Rehabilitation of a Yogi: I Am an Addict

May 3, 2011 § 2 Comments

I am an addict. My patterns are too obvious for me to miss, especially after a year of regular meditation practice.  Every morning I sit and I’m confronted with guilt, fear, shame, hope and desire.

Here is my short (and by no means comprehensive) list of things I am or have been addicted to in my thirty-two years of life on this windy watery airy earthy planet.  Super Mario Brothers for Nintendo (the classic), Friendster, MySpace, Facebook, surfin the Net, the Keanu Reaves cinematic masterpiece Speed, reading copious romance novels, taking photos of myself, auditioning for shitty movies, complaining about stupid auditions.  Snacks… mmmm… snacks. Doritos, sushi, ice cream, egg-white omelets.  Smoking pot, drinking red wine, whiskey, Absolute Mandarin with cranberry juice. Crushing on the hot guy or girl, kissing the hottie, fantasizing about make-out sessions and scenarios, being angry with myself for wasting time fantasizing, writing elaborate kinky narratives, feeling lonely, feeling sorry for myself, checking my phone for text messages, Dunkin Donuts hazelnut coffee, cuddling, remorse.

I am an addict.  I see this now. It’s fucking painful, this realization.

What is the nature of my addiction?  I choose to do what at one time was pleasurable, then I hold on, form a habit and as it gradually turns from pleasant to harmful, I refuse to let go.  Then I repeat the pattern over and over again.

Many patterns of behavior are habitual – the way I talk, the way I smile, the way I apologize to avoid confrontation, the way I feel jealous of the success of others, the way I discount my own success, the way I crave attention.  I am an addict.

It’s so easy.  Just one little hit makes it all better.

And then another.  And another.  Just one more sip of poison.  I like the taste.  I like the pain.  I choose to torture myself.

When I was a kid we lived in the Soviet Union, in a city called Leningrad.  There were four families living together in a communal apartment (sharing one kitchen, one bath and one toilet). A lady whom I particularly liked was Tyotya Galiya (Тетя Галя) or Auntie Gail.  We were friends.

When I was four or five years old I loved to go visit her room.  Auntie Gail let me play with her jewelry and showed me the lacy veil she wore as a bride.  On her bed she had a thick quilt and I remember jumping onto her bed and asking, “Помучайте меня. Auntie Gail, torture me.”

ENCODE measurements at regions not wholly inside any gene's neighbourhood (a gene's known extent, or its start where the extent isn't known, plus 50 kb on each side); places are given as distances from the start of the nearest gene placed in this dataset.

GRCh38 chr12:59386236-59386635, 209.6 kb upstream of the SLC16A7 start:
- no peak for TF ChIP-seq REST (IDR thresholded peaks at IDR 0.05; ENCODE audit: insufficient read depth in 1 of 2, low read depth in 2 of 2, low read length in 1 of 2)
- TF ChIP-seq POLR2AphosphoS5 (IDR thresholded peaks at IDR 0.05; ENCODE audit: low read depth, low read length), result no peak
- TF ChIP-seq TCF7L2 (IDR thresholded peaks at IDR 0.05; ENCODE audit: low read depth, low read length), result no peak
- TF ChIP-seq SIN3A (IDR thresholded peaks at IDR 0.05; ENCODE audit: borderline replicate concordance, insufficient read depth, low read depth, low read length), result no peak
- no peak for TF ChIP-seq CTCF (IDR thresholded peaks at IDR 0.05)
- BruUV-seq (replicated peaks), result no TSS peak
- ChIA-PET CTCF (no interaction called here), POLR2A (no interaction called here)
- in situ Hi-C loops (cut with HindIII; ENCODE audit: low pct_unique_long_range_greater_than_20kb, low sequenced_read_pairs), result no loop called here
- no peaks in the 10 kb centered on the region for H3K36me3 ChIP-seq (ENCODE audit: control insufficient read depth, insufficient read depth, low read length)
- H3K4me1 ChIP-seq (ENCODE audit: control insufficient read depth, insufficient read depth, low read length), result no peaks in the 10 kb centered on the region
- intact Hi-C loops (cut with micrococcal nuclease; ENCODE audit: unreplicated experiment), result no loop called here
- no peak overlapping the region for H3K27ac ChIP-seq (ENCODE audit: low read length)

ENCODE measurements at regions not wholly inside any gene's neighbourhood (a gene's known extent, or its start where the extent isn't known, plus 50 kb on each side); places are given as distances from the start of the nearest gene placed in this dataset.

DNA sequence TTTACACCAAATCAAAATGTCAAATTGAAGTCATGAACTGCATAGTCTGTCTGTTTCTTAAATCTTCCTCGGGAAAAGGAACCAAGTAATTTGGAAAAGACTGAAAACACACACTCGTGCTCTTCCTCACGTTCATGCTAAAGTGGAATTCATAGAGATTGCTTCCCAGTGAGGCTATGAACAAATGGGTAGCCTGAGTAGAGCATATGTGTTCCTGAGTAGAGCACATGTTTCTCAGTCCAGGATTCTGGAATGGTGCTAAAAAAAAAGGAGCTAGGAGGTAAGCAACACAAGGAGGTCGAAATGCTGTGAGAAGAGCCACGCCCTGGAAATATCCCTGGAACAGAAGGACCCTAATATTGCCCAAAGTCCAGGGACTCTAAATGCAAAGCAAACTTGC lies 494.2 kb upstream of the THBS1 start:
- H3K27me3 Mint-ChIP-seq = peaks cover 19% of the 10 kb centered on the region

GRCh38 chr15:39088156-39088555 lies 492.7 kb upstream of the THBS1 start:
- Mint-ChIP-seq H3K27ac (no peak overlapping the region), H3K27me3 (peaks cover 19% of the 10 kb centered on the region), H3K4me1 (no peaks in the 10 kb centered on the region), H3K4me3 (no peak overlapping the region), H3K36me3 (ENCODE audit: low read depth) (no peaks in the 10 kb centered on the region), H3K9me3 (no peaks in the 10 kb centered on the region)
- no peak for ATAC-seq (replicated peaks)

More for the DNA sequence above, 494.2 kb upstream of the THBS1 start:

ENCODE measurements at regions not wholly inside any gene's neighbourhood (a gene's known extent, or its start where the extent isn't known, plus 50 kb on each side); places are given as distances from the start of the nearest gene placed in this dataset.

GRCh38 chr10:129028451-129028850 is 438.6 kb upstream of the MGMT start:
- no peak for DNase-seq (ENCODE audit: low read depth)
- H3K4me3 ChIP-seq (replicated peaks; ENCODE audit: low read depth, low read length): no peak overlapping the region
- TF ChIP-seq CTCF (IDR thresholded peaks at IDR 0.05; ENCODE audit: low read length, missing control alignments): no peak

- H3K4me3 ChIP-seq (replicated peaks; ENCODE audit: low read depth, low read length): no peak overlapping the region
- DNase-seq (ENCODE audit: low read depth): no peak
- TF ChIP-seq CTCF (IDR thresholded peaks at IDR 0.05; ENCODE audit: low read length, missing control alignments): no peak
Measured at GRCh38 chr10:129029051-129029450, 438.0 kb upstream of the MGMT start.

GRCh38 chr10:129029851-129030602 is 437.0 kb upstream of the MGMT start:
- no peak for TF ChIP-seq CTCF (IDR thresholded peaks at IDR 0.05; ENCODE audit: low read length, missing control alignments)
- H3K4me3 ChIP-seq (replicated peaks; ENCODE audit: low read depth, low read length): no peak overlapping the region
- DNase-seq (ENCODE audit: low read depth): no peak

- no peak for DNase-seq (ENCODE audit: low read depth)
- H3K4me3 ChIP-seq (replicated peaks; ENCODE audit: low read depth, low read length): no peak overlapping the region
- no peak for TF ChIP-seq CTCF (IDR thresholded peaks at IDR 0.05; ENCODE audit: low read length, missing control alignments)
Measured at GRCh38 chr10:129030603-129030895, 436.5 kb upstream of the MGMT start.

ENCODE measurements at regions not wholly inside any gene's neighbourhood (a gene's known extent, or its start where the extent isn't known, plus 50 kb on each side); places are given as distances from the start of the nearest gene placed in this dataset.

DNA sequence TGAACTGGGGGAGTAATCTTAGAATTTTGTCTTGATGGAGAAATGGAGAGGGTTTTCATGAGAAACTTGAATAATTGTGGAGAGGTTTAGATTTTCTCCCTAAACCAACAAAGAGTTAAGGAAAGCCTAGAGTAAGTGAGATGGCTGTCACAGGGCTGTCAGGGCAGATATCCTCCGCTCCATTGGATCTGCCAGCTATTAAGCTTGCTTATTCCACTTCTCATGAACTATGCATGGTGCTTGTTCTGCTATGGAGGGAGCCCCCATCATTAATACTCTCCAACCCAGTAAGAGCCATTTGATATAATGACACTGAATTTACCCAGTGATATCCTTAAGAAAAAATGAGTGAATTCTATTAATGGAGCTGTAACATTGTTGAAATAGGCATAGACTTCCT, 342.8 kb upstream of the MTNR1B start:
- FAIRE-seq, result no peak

She was usually too tired and pressed for time what with making dinner and cleaning in the evening.

“Please!  Please torture me,” I pleaded. “Ну пожалуйста помучайте меня.”

And sometimes, if I begged and whined long enough, she agreed to humor me.  Auntie Gail would wrap me up tight in the quilt like a little sausage.  Then she rolled me around on the bed and tickled me while I squirmed and giggled in confinement.  The feeling was delicious, exhilarating, sweet, trapped, safe and helpless all at once.

I want to feel like that again.

Torture me, please torture me, was the mantra I may as well have whispered into the ears of past lovers.  No reason to say it out loud since I expressed the sentiment eloquently with my actions.  But they never managed to do it right.

I’m the only one who really knows what torment I deserve for being such a very bad naughty girl.  Since Auntie Gail is no longer down the hall to smother me in the quilt I seek out new thrills and restrictions.  My habits are a kaleidoscope of ever-shifting patterns of indulgence and guilt.

There’s a quote from Pema Chodron which I often contemplate, “Whatever arises in the confused mind, or whatever arises is fresh, the essence of realization.”  The awareness of my habitual patterns of thought, my seeing the addiction clearly, well… that’s also fresh, the essence of realization.

What is addiction if not thought?  And specifically, the thought that without this one activity (booze, drugs, money, porn) I am not ok.  This not-enough thinking is so ingrained.  I’ll be happy once…  Once I have a boyfriend I’ll be happy.  Once I have the iPhone 4 I’ll be happy.  Once I’m a famous rapper, have lots of shiny cars, a mansion, expensive jewelry and the adoration of thousands of fans – then for sure I’ll be happy.

But these are all just thinking traps.  In anticipation of that first kiss with (the current) Prince Charming the kiss looms all important, magnificent and central.  But when and if it occurs, well, then I’ll want another, either another kiss or another Prince (or Princess).  And then I’ll want more, to cover all the bases, slide into home.  Yes!  But then what…  We’ll have to keep scoring to stay in the game.  Anxiety arises as time passes.

Of course it’s not just with romance.  And (I hope) it’s not just with me.  The mind creates a labyrinth and around every corner is that proverbial pot o’ gold, except it turns worthless just as soon as it’s found.  That’s the beauty and mystery of impermanence.  What seemed consuming and monstrously important a month ago is now nothing but a dim memory.  And there’s nothing wrong with that.  It’s actually the mechanism of rehabilitation from addiction, from bad habits, from unhelpful patterns of thought.  In every moment I die.  And into every moment I am born again.  There is choice in every encounter, possibility in every step.  The chance for awakening beckons with each breath.


rehab_logoRehabilitation of a Yogi is the story of my quest to find contentment with reality and embrace self care. I battle the demons of Should, Must and Have To as I search for the truth, the Dharma of my relationship with self.  Contact me with questions.

This article was originally published at The Interdependence Project Blog.

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